Nowadays, with a fluctuating economy, businesses are becoming more open to the idea of expanding to include Main Street sales. However, from one person to the next, the definition of what Main Street truly is also fluctuates and changes itself.

While the overall description of what Main Street is varies from one retailer to the next, it goes without saying the sector can take a dealer beyond its traditional business and open doors to a different market, including establishments such as the local dress shop, veterinarian office or even a church.

As the economy continues to grow, there is an opportunity for retailers to broaden their horizons beyond just residential replacement and branch out into these Main Street sales where there are multiple opportunities for a dealer to grow its business.

“First, I applaud any dealer who has begun pursuing and expanding their Main Street business,” said Ron Dunn, co-CEO and -president of CarpetsPlusColorTile. “Diversifying in this manner is one of a few core and critically important dimensions in establishing a healthy, well-balanced business that will better withstand the ups and downs of the economy.

“That being said,” he added, “I would also caution [a dealer] to crawl first, then walk, then run. Take it at a pace that is comfortable in minimizing risk and within the scope of ones’ current knowledge.”

In other words, Main Street may not be an easy transition, but it is more than worth expanding your business for in the long run. While Main Street is similar to specialty retail in that it is relation and customer service driven, it is distinctively unlike it in numerous nuances relating to product, installation, warranty, service and payment—all of which determine success or stagnation.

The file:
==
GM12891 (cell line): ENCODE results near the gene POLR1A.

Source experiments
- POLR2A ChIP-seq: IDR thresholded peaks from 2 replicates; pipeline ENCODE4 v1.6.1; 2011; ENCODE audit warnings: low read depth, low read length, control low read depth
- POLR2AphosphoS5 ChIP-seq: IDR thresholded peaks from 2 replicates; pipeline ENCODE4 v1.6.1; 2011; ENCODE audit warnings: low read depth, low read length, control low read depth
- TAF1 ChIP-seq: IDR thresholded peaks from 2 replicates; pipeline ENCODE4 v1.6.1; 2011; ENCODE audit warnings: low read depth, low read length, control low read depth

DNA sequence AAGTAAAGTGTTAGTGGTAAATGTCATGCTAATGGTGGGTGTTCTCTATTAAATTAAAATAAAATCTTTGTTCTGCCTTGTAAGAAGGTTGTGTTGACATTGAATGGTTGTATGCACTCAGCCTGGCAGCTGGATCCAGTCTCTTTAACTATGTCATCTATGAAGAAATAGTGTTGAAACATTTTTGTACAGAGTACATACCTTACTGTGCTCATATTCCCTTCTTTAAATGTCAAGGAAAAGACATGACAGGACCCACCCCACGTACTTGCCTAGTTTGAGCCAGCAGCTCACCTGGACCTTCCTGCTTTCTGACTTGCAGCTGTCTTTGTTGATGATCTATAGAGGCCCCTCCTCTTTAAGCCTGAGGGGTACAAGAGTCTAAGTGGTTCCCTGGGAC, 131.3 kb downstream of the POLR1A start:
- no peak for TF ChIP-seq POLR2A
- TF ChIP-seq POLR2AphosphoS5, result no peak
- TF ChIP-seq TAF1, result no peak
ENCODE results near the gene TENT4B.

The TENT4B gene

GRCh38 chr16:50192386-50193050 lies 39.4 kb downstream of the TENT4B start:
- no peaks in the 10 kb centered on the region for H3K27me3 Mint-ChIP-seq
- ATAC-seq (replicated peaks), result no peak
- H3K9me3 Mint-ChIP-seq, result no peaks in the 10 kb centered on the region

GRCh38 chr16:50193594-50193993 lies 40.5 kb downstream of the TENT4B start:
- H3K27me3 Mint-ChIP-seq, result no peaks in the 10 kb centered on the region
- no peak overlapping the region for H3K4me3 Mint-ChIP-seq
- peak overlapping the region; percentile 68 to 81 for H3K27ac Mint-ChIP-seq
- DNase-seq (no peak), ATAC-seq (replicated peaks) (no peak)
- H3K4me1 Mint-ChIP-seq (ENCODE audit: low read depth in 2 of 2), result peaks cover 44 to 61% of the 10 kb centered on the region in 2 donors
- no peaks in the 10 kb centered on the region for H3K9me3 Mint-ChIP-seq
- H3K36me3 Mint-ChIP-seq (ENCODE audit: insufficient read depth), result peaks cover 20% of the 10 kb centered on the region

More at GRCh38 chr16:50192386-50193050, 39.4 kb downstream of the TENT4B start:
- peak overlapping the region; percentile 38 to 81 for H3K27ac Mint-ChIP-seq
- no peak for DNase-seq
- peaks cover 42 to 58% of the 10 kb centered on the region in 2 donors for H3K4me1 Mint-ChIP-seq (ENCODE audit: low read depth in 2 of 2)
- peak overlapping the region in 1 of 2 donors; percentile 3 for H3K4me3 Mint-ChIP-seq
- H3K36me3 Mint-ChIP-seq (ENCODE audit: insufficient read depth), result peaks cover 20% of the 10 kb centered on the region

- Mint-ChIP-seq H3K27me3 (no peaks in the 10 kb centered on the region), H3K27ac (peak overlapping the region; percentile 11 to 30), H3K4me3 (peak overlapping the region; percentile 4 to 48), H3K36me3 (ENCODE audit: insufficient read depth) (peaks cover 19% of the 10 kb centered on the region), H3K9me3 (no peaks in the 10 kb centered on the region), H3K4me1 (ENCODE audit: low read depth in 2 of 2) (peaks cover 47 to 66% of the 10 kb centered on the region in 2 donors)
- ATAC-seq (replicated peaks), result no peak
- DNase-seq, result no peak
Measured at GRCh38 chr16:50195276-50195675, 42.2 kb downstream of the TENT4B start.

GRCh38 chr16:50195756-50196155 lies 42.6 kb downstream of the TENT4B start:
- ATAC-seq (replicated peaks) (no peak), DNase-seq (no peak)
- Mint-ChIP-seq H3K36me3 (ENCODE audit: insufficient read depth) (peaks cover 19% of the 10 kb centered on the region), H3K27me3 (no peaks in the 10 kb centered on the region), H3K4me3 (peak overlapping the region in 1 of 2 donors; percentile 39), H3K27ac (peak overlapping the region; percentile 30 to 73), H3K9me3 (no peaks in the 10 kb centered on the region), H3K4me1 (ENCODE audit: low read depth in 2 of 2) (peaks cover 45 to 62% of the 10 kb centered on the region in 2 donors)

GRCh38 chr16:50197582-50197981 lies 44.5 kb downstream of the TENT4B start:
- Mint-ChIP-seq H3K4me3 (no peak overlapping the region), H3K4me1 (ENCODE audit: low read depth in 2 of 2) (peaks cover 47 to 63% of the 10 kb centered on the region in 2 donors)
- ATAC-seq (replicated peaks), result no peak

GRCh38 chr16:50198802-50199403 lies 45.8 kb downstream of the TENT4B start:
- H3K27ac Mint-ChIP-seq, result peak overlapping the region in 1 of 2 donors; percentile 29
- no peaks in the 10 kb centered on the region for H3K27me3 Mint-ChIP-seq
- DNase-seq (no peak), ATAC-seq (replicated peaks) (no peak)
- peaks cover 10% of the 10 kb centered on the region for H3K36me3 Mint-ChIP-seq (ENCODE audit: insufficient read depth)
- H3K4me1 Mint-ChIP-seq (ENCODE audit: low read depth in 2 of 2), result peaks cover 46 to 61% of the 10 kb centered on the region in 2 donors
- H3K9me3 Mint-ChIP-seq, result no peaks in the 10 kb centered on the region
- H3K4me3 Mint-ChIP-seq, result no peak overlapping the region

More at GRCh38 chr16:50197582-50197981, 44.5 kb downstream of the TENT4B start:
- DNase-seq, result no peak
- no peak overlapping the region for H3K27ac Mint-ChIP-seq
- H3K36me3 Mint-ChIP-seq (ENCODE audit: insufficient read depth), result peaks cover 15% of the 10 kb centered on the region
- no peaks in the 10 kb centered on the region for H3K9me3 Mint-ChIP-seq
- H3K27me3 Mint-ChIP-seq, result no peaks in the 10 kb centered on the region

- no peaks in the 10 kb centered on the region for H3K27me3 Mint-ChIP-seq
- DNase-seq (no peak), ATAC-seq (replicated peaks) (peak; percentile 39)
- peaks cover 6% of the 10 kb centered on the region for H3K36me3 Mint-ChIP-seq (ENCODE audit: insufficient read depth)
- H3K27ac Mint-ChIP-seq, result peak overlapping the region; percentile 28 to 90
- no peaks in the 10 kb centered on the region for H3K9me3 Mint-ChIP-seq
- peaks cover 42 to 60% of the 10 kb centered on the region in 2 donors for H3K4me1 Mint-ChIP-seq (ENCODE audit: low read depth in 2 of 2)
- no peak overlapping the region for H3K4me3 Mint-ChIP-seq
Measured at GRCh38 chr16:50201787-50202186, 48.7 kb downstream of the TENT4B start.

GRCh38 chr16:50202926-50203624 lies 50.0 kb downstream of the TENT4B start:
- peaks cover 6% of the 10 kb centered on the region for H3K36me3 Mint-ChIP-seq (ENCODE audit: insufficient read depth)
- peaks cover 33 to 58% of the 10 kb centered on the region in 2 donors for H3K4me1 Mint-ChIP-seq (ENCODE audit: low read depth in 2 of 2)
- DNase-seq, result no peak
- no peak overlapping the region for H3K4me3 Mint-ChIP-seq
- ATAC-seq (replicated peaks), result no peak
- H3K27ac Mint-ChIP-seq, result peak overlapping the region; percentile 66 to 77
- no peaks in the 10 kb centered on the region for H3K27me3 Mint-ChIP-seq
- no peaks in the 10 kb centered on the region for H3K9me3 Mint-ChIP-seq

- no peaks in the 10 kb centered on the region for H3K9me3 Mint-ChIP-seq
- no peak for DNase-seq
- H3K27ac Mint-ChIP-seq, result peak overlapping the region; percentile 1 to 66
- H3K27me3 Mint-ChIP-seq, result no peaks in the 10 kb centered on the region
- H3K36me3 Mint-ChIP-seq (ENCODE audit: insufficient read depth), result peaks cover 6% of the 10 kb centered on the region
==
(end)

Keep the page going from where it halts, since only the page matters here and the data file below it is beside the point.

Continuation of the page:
Main Street has its own audience so it’s helpful when businesses cater specifically to these people. Many retailers who have found success in this area find it useful when they have an area set up in their store that is geared specifically toward Main Street products and services.

“It’s a process and you have to really be committed to the process in order to be successful,” said Dave Griggs, owner of Dave Grigg’s Flooring America in Columbia, Mo. “It helps to have a general area. We have a Main Street flooring department located in the back corner of our regular store that is really helpful. In addition to that, Flooring America has a Main Street program called Core Elements, which is comprised of various displays and products that really help the customer.” (Editor’s note: Core Elements is technically a private label name used by Flooring America’s parent company CCA Global Partners for the Main Street program it provides to its buying groups)

Having the resources devoted to help Main Street customers generally tends to set one store apart from others that aren’t necessarily dedicated to that demographic.

“The department helps build that consumer’s confidence when it shows we’re doing exactly what the customer said and catering to them rather than if they went to a normal flooring store and the people there didn’t have access to those tools needed and didn’t have that knowledge,” added Griggs.

Kenny Leviner, director of business development for Mohawk’s Aladdin Commercial division, agrees. “Aladdin is much more than a collection of flooring products. It is a comprehensive Main Street program providing the right flooring solutions for any end use commercial application.

He added, “From innovative design trends in carpet tile, broadloom and LVT, to our performance, sustainability, winning value and service, Aladdin is a leader in being the preferred partner with retailers to expand and grow their [Main Street] businesses.”